The&Partnership and Adloox claim digital ad fraud will hit $16.4bn in 2017

The&Partnership, m/SIX media and fraud detection specialists Adloox have published a report laying out the steps they believe the ad industry should take to reverse the rising tide of advertising fraud as new figures from Adloox suggest advertisers could be defrauded of $16.4bn in 2017.

The ‘What Happens Next: How to Reverse the Rising Tide of Ad Fraud’ report was commissioned by The&Partnership and m/SIX last year and carried out over a period of 12 months by Adloox.

The study suggests the global cost of advertising fraud may have been significantly under-reported. Previously believed to cost advertisers $7.2bn globally each year, Adloox’s figures claim the real cost of ad fraud may have been as high as $12.5bn in 2016 – accounting for almost 20 per cent of the $66bn spent on digital advertising.

In 2017, if advertising expenditure grows to $80bn as forecast by eMarketer and advertising fraud continues to evolve at its current rate, this figure would rise to $16.4bn.

The&Partnership CEO Johnny Hornby (left) says: “These figures serve as a stark reminder that much still remains to be done in order to protect and nurture the future vitality of the digital economy. We have a duty to come together as an industry – from media agencies and industry bodies, to big-platform players like Google and Facebook, bringing in government help if we need it – in order to protect our own future and those of our clients.”

T&P’s media agency m/SIX has a policy of requiring all its clients to invest in specialist third-party, pre-bid ad verification such as that provided by Adloox – which claims to reduce the risk of fraudulent placements by up to 15 per cent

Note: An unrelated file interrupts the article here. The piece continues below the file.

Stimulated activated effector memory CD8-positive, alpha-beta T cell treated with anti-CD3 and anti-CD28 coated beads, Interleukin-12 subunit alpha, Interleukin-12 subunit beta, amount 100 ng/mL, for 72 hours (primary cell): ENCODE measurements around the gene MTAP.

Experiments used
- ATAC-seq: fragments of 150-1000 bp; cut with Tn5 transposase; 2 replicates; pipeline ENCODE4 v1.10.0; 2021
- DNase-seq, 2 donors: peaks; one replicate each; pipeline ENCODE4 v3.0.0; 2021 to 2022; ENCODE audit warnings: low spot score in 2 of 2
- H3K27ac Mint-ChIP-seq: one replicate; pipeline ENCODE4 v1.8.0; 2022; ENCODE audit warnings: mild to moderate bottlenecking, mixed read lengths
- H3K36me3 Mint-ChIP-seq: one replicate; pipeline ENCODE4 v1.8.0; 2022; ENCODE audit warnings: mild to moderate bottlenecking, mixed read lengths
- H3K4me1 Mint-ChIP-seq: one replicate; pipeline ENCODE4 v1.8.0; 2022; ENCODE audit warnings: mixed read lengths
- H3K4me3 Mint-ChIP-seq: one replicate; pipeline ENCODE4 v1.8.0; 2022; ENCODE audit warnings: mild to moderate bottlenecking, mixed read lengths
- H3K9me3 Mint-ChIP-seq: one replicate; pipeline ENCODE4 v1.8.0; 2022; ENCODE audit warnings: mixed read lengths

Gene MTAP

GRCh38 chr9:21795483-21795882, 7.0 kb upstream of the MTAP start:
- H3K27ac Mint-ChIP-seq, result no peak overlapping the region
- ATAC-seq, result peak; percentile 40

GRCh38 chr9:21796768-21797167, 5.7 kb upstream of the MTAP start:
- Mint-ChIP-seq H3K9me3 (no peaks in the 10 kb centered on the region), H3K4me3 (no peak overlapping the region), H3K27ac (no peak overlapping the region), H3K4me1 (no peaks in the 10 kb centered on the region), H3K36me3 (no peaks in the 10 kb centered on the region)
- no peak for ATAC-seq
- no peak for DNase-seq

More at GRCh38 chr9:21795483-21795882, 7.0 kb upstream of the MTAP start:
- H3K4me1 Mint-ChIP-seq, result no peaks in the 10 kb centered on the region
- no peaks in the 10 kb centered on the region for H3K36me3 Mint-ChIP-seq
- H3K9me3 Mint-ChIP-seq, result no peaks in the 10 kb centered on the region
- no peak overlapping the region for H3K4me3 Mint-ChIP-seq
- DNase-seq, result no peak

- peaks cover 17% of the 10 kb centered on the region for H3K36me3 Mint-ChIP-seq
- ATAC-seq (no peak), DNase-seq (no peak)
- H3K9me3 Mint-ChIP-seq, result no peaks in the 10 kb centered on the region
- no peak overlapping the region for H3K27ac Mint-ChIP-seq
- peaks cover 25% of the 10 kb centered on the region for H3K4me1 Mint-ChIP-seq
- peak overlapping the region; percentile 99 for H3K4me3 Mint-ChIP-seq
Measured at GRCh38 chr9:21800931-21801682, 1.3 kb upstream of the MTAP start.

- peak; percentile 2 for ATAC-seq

Hornby says: “Clients need to be willing to get themselves off the drug of cheap digital media and invest in proper band protection. Pre-bid verification technology costs all of three pence per 1,000 impressions, accounting for about two per cent of a brand’s overall media spend. But for all the diligent clients out there, there are still plenty of others who are refusing to pay for it. If nothing else, this report proves what a false economy that is.

“The the big-platform players like Google and Facebook need to step up to the plate and engage with initiatives like those launched by TAG and JICWEBS. They also need to put much better preventative measures in place to ensure that offensive and politically inflammatory content – beyond the wider debate about whether it should be published at all – is not and cannot become ad-enabled

“Appearing in the ad space next to compromising content is hugely damaging for any brand and, by standing by and allowing it to happen, the big-platform media owners are neglecting their responsibility to do the right thing by the valuable customers who buy ad space with them.

“The time has come for the Googles and Facebooks to stop marking their own homework, and allow specialist, third-party auditors inside their walled gardens – to verify the viewability, non-human traffic and brand safety scores they send back to clients. Only then will we truly break the back of the ad fraud problem.”

Hornby’s crusade invites the old response “he would say that wouldn’t he?” as there’s clearly a commercial advantage for m/SIX in all this but, then, that’s his job. Hammering Google and Facebook is also straight from Sir Martin Sorrell’s WPP hymn sheet (WPP owns 49 per cent of T&P). Similarly Adloox has business to gain although it’s hard to argue with their view that what we’re seeing is “digital bank robbery.”

The ‘What Happens Next’ report was conducted by Adloox across 200bn daily bid requests and 10bn ad impressions per month, over a period of 12 months.

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